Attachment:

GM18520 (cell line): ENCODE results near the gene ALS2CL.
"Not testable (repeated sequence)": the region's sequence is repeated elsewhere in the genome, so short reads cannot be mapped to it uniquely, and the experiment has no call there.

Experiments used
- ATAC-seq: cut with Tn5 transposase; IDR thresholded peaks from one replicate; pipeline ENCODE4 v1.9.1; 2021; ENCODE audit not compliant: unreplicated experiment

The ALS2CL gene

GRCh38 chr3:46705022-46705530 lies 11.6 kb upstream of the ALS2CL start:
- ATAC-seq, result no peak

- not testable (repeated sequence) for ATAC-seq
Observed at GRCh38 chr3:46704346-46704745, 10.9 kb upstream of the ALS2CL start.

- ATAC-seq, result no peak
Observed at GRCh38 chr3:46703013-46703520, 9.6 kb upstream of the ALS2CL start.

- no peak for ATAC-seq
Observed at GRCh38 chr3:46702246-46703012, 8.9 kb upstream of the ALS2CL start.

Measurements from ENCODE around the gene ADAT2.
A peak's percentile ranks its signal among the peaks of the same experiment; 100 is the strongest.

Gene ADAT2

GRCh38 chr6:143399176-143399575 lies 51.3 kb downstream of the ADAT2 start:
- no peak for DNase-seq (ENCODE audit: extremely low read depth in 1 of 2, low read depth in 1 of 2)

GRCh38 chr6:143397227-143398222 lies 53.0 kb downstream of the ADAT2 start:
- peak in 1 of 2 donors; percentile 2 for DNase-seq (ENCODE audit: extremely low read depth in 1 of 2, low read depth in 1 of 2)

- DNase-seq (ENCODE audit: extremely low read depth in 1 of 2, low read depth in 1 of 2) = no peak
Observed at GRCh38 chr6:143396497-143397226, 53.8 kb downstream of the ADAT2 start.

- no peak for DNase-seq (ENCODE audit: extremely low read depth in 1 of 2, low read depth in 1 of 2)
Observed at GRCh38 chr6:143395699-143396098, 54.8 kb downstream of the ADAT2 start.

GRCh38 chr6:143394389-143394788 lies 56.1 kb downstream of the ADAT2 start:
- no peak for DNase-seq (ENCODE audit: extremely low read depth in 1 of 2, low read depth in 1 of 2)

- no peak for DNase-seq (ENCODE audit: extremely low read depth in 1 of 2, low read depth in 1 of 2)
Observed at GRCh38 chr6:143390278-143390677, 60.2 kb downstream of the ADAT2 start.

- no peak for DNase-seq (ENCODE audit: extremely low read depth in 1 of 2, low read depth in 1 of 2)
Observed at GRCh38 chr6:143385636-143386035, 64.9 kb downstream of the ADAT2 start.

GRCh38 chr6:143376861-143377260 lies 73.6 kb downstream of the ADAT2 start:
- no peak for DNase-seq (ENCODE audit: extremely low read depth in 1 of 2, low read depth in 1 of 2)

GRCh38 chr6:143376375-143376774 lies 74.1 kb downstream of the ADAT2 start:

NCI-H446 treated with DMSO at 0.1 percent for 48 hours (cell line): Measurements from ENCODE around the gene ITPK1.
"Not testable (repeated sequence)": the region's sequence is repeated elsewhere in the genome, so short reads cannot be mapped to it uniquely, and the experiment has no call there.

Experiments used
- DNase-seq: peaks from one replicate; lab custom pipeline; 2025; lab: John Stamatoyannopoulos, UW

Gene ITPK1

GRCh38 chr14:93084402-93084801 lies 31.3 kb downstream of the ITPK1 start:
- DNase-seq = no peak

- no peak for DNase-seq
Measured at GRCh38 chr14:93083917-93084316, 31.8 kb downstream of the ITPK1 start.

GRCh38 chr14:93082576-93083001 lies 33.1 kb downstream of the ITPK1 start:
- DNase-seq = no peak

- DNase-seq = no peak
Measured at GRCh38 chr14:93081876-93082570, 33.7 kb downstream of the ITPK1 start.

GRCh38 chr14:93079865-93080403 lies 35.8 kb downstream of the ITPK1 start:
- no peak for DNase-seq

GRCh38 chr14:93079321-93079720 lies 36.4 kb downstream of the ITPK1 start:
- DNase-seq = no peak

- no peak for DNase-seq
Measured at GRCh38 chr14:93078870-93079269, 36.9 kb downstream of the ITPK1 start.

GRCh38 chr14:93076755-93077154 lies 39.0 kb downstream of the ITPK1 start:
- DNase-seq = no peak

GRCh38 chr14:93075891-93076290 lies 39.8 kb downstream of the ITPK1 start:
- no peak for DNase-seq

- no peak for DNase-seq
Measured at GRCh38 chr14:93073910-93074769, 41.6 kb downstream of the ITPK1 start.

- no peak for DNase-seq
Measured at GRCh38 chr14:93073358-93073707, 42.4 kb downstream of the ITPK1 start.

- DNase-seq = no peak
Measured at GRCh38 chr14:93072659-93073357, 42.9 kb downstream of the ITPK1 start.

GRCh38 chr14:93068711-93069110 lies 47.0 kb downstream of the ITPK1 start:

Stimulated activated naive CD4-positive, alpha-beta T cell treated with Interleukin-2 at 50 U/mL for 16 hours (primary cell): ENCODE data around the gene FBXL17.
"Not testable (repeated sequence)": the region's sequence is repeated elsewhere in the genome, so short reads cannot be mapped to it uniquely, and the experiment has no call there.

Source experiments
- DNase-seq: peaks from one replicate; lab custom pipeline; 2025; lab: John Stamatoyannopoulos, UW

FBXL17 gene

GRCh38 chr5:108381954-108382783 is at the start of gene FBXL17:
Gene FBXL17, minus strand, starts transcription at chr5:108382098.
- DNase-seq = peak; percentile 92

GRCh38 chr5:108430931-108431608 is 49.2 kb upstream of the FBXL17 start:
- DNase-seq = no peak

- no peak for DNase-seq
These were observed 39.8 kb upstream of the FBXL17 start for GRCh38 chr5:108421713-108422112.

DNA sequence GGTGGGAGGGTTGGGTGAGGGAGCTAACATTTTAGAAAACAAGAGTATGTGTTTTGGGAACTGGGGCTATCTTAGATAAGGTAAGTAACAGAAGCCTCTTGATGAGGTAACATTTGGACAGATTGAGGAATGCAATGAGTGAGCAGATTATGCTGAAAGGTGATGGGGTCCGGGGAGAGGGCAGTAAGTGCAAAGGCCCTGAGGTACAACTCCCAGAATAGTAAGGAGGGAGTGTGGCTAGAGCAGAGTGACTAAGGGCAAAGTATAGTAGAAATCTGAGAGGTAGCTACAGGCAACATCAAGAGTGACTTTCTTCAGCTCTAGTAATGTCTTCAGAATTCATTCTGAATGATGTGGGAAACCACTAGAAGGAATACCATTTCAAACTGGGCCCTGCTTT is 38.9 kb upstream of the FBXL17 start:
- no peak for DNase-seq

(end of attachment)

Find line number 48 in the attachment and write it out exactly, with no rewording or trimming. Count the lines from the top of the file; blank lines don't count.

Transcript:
- no peak for DNase-seq